"I think he's truly confident now," said Leftwich. "I think he truly believes that he can get it done, and it's fun for me to see the confidence that he shows up in practice with every day. It's like a whole different guy from three years ago. He knows he belongs now and hopefully he carries himself that way and acts that way on Sundays."
Darden faced the same crowded depth chart that kept Grayson on the practice squad for most of last season, though he did get on the field early as a return man. The fourth-round pick out of North Texas also faced a difficult transition from a small-school offense that used a lot of no-huddle and did not have as deep of a structure as what he would find in Tampa. The Buccaneers drafted Darden thinking that his quickness and lateral agility would make him a valuable underneath run-after-the-catch weapon, but he finished the season with just six catches for 43 yards. The Buccaneers may try to develop him in that same sort of role in 2022, however, now that he's much more at ease in their offense.
"I think I saw a big turn for him probably about halfway through the season, just feeling more confident, more comfortable, getting more reps,: said Garver. "We're a different offense than what he did at North Texas. Everything was at the line, everything was no-huddle. We ask our guys to understand a little bit more. We put a little bit more on their plate. So that was a transition for him, having to learn to do that.
"But he got more comfortable as the season went on, as he got more reps, as he was more confident in what to do and how to do it. So I was really impressed with that, and I will say, coming back in this offseason program he's had that demeanor. It's carried from last year into this year, and just the confidence, lining up and executing. I think that he has a lot of upside to him. He's a talented guy, he moves extremely well, he catches the ball extremely well. So I'm looking forward to seeing what he can do."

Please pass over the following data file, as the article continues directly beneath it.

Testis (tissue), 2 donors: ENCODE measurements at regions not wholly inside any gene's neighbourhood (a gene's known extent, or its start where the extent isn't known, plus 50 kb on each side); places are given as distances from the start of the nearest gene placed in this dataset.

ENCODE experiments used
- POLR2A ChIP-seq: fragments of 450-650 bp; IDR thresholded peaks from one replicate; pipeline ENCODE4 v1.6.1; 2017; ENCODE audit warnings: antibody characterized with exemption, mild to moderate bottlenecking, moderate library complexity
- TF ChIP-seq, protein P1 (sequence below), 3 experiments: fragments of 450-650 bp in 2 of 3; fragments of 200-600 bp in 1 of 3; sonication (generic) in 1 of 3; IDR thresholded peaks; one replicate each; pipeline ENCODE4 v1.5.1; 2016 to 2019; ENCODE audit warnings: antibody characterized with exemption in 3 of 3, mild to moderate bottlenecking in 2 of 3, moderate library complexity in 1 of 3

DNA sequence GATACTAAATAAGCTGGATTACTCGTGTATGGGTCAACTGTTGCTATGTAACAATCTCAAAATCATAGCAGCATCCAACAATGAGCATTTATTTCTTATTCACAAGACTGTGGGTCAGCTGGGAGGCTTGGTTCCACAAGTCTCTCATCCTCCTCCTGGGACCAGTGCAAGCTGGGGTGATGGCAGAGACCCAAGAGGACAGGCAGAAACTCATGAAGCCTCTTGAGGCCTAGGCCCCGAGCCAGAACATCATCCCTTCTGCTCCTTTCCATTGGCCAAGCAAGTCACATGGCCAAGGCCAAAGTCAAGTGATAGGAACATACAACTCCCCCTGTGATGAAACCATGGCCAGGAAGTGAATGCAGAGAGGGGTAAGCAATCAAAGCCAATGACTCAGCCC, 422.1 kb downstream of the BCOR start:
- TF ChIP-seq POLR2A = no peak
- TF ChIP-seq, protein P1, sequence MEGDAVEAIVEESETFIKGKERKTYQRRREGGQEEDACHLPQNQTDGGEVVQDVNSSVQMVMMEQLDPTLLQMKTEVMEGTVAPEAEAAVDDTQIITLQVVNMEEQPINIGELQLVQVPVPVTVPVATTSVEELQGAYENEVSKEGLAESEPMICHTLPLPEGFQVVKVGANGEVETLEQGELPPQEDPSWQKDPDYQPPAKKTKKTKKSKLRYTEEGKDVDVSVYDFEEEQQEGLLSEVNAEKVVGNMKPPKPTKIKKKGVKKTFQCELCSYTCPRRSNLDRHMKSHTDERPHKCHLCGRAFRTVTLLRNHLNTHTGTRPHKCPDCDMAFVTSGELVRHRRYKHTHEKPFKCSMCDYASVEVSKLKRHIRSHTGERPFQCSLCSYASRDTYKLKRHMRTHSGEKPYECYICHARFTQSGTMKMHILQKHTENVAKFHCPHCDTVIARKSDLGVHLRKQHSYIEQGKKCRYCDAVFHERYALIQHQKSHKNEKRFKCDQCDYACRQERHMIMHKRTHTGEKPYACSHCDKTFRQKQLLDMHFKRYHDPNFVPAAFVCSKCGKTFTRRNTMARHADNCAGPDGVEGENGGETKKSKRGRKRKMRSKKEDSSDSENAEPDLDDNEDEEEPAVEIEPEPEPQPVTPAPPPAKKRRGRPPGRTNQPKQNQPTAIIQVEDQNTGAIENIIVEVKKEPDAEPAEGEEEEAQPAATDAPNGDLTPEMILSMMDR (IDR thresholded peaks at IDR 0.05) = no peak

Brown may be gone but every other wideout who caught a pass for the Buccaneers in 2021 is coming back for training camp this year. There are a couple other young developmental types on the roster, too, and there will be a few more after this weekend. There is usually only room for six or seven receivers on the regular-season roster at any given time, but that doesn't mean there will only be six or seven contributors from that group in 2022.
"You can never have enough wide receivers," said Garver. "You can never have enough. It is the next-man-up mentality for us, for sure, but you never know when those injuries are going to arise and you've got to have enough talent in there to line up and win week to week.
"We've got a lot of guys in there, we've got a lot of depth. Those guys are fighting every day and they're fighting for a job from the top to the bottom and that's got to be the mindset. We'll see what happens."